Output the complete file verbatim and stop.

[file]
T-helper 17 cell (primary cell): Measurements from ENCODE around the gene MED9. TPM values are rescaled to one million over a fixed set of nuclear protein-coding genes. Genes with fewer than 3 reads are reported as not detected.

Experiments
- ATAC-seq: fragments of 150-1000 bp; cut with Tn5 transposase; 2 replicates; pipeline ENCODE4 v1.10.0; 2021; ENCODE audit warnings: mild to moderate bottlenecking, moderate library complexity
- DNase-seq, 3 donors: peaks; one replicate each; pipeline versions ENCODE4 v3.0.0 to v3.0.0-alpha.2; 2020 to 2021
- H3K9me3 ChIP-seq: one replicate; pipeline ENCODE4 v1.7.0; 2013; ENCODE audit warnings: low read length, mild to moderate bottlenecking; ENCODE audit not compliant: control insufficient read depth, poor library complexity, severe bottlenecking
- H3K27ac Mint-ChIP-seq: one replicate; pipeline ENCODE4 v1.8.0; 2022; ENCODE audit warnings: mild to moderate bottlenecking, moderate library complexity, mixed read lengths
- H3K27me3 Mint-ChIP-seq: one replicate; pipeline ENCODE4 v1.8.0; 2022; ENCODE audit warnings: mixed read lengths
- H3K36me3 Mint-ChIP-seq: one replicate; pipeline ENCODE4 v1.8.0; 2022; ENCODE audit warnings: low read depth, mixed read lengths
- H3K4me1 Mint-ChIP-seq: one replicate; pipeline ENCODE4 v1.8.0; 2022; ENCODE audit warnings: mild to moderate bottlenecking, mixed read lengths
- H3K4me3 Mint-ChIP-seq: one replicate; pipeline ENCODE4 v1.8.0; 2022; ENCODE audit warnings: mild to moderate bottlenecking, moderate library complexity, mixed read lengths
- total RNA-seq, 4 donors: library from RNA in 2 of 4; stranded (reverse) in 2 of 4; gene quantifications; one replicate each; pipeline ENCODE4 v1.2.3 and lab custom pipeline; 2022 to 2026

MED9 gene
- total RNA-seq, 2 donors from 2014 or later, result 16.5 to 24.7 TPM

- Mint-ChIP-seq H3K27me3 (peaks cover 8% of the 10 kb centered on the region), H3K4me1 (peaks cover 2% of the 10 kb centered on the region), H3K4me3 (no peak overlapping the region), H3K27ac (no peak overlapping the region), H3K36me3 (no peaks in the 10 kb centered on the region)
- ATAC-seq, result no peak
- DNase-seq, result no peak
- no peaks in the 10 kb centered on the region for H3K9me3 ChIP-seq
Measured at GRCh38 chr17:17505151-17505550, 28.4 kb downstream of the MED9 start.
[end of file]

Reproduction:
T-helper 17 cell (primary cell): Measurements from ENCODE around the gene MED9. TPM values are rescaled to one million over a fixed set of nuclear protein-coding genes. Genes with fewer than 3 reads are reported as not detected.

Experiments
- ATAC-seq: fragments of 150-1000 bp; cut with Tn5 transposase; 2 replicates; pipeline ENCODE4 v1.10.0; 2021; ENCODE audit warnings: mild to moderate bottlenecking, moderate library complexity
- DNase-seq, 3 donors: peaks; one replicate each; pipeline versions ENCODE4 v3.0.0 to v3.0.0-alpha.2; 2020 to 2021
- H3K9me3 ChIP-seq: one replicate; pipeline ENCODE4 v1.7.0; 2013; ENCODE audit warnings: low read length, mild to moderate bottlenecking; ENCODE audit not compliant: control insufficient read depth, poor library complexity, severe bottlenecking
- H3K27ac Mint-ChIP-seq: one replicate; pipeline ENCODE4 v1.8.0; 2022; ENCODE audit warnings: mild to moderate bottlenecking, moderate library complexity, mixed read lengths
- H3K27me3 Mint-ChIP-seq: one replicate; pipeline ENCODE4 v1.8.0; 2022; ENCODE audit warnings: mixed read lengths
- H3K36me3 Mint-ChIP-seq: one replicate; pipeline ENCODE4 v1.8.0; 2022; ENCODE audit warnings: low read depth, mixed read lengths
- H3K4me1 Mint-ChIP-seq: one replicate; pipeline ENCODE4 v1.8.0; 2022; ENCODE audit warnings: mild to moderate bottlenecking, mixed read lengths
- H3K4me3 Mint-ChIP-seq: one replicate; pipeline ENCODE4 v1.8.0; 2022; ENCODE audit warnings: mild to moderate bottlenecking, moderate library complexity, mixed read lengths
- total RNA-seq, 4 donors: library from RNA in 2 of 4; stranded (reverse) in 2 of 4; gene quantifications; one replicate each; pipeline ENCODE4 v1.2.3 and lab custom pipeline; 2022 to 2026

MED9 gene
- total RNA-seq, 2 donors from 2014 or later, result 16.5 to 24.7 TPM

- Mint-ChIP-seq H3K27me3 (peaks cover 8% of the 10 kb centered on the region), H3K4me1 (peaks cover 2% of the 10 kb centered on the region), H3K4me3 (no peak overlapping the region), H3K27ac (no peak overlapping the region), H3K36me3 (no peaks in the 10 kb centered on the region)
- ATAC-seq, result no peak
- DNase-seq, result no peak
- no peaks in the 10 kb centered on the region for H3K9me3 ChIP-seq
Measured at GRCh38 chr17:17505151-17505550, 28.4 kb downstream of the MED9 start.